Food Mortality Coefficient
The food mortality index is the index determining the life potential of a product, and its capacity to keep energy (particularly inside the product itself). Of course, the characteristics of the food mortality index are approximate since it depends not on the product name but on its real, not imagined, energy capacity. The higher the index, the more it relates to the origin, climate, and quality of the product itself. The lower the index, the greater the requirements for its use and art of nutrition. Less harmful products have an index of 0.1, the most harmful — that of 12.
Food mortality indices:
- Crystal products capable of generating energy, such as rose quartz. Mortality index 0.
- Energy products capable of generating energy in themselves (tinctures and extracts). Mortality index under 0.5.
- Legumes, cereals, nuts, dairy products. Mortality index 3.
- Vegetables, fruit. Mortality index 3.5-4, depending on the natural regeneration (fresh or dried).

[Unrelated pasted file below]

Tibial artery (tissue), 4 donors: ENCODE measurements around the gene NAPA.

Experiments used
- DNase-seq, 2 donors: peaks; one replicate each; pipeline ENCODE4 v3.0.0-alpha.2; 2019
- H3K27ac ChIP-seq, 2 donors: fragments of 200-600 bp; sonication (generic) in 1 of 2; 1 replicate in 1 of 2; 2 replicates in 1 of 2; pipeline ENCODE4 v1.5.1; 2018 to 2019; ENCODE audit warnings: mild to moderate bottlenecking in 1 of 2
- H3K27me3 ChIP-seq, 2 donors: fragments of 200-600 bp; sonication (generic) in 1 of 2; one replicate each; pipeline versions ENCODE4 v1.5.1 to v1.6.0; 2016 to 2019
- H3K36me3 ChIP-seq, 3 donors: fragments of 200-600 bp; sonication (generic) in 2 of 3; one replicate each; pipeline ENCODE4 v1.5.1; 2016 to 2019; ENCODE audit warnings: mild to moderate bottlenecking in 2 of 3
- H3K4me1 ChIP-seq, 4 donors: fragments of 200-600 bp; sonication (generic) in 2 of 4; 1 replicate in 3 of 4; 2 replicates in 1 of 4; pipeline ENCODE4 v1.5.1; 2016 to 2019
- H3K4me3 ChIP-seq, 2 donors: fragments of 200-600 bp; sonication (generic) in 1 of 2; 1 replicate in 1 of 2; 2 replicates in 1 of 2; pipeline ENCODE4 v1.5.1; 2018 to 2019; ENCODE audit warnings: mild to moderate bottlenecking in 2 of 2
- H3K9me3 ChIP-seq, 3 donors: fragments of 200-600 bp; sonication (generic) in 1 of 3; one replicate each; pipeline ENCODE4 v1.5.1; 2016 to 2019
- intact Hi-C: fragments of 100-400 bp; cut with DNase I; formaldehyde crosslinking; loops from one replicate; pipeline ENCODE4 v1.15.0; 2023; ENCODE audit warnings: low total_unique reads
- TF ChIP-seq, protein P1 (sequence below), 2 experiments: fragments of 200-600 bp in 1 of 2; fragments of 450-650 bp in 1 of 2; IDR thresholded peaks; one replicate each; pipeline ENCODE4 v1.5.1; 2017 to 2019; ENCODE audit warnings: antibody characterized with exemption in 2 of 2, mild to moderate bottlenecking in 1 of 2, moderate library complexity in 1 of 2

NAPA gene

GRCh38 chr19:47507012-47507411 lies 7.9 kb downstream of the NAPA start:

- Baked goods, pasta, mushrooms. Mortality index 5. A high index is associated with an increased possibility of intoxication or oxidation of the body.
- Seafood, eggs. Mortality index 6.
- Fish, excess food from categories 3-5. Mortality index 7. It is vital to understand the concept of excess food.
- Stale foods from categories 3-5. Excess food from category 6. Mortality index 8.
- Fowl. Stale food from categories 6-7. Excess food from category 7. Mortality index 9.
- Excess food from category 9. Mortality index 10.
- Mortality coefficients 11-12 are associated with various forms of intoxication related to a lack of understanding of a product or possibly its contamination.
© Oleg Cherne